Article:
Dawson Hodgson, a state senator and Republican candidate for attorney general, is on the attack.
A radio advertisement he released on May 27, 2014, faults Attorney General Peter Kilmartin, a Democrat, for his role in the 38 Studios deal, which loaned money to a video game company that ultimately failed. That venture, undertaken with funds approved by the General Assembly, stands to cost Rhode Island $112.6 million over 10 years.
In the ad, Hodgson notes that Kilmartin, at the time a state representative, voted for the loan program, which was ushered through the legislature in 2010 by then-House Speaker Gordon Fox.
A narrator opens the ad with the words, "38 Studios. What a disaster."
"You’d think that Attorney General Peter Kilmartin would tell us which insiders got us into this mess and how much money they made. But Kilmartin can’t do that. He’s been part of the problem from the beginning," it continues.
"Peter Kilmartin voted for the $75-million handout that made it all possible. Even worse, as next in command to Gordon Fox, his job at the State House was to get his cronies in the back room, then twist their arms to vote for deals like this. Well, he did a pretty good job with that."
"So don’t wait for answers on 38 Studios from the attorney general — because they’re not coming. And us? Well, we’re just holding the bag for millions of dollars. Not just this year. Every year. For years. It’s just unbelievable."
Fox was Speaker of the House when that body voted 66 to 1 to approve a $125 million loan guarantee program that set the stage for the $75 million loan to Curt Schilling's 38 Studios. The company was not publicly identified as a potential loan recipient at the time.
Kilmartin did, in fact, vote for the bill, although he and other legislators claim they didn’t know at the time that 38 Studios would be a beneficiary. But he wasn’t Fox's second in command when the vote went down, and was not assigned to the role of twisting arms to force support for the ill-fated deal, as the ad suggests.
When we contacted Hodgson, he insisted that the ad doesn't actually say that. It simply says that Kilmartin was once Fox's second in command. That's all.
Hodgson said the ad is accurate because Kilmartin at one time was the majority whip, a job that requires bringing fellow party members into line for a vote, when Fox was majority leader.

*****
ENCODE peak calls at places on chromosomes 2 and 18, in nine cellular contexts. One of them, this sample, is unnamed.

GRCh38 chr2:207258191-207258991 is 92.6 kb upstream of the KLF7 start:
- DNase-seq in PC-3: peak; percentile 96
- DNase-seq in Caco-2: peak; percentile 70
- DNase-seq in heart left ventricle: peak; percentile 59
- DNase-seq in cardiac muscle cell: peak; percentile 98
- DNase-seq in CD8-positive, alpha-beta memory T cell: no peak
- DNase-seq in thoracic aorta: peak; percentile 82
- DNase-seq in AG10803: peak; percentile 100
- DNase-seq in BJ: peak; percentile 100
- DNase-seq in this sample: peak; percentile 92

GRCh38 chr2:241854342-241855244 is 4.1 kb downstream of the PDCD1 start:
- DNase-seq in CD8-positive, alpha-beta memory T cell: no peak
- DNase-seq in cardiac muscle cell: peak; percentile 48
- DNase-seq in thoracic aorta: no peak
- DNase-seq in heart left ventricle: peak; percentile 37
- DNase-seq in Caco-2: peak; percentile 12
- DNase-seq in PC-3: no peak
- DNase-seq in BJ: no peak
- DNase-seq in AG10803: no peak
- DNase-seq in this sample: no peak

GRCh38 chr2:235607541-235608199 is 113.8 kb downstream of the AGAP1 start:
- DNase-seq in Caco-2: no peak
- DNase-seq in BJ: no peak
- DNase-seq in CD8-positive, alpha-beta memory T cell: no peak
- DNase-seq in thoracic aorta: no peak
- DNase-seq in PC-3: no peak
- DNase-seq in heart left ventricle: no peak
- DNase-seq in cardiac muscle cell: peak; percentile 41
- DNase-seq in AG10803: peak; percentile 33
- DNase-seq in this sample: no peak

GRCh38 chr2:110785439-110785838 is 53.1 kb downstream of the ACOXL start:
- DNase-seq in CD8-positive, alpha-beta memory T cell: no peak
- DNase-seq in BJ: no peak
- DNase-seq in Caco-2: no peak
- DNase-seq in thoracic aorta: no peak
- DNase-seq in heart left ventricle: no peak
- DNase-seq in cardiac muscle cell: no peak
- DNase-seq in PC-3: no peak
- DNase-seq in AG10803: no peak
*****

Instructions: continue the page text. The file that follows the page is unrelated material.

But that was only up until Feb. 11, 2010, when Fox became speaker and Kilmartin withdrew from his leadership position because he was contemplating a run for attorney general.
The House's vote on the loan guarantee program came on May 25, 2010, when Kilmartin had been out of the whip job for three and a half months.
"I explicitly stayed away from saying (Kilmartin) whipped the 38 Studios bill," Hodgson said. "I was specifically referring to the time period that he was Gordon Fox's subordinate as the House Majority Whip."
But he wasn't specific at all. And that's not the impression his ad leaves.
From start to finish, the ad talks about 38 Studios. The title on YouTube is "Answers on 38 Studios." The ad talks about Kilmartin's vote in favor of the loan program. The fact that Kilmartin was Fox's second in command, the ad says, is "even worse."
But at the time of the vote, Kilmartin wasn't Fox's second in command. He didn't even have a leadership position.
Hodgson is taking facts that he knows are unrelated and linking them to give the impression that Kilmartin played a larger role in passing the 38 Studios bill than he actually did.
"I was taking multiple time periods of his service and putting them into a combined time period," Hodgson said. "I stand behind every word of that ad. We drew it very carefully to withstand PolitiFact."
Apparently he's unaware that PolitiFact's judges also take context into consideration.
Hodgson’s ad seems deliberately crafted to give the erroneous impression that Kilmartin worked with Fox to secure votes for the 38 Studios deal.
Taken in that context, Hodgson's claim commands a less-than-accurate rating on the Truth-O-Meter.
We rate it Mostly False.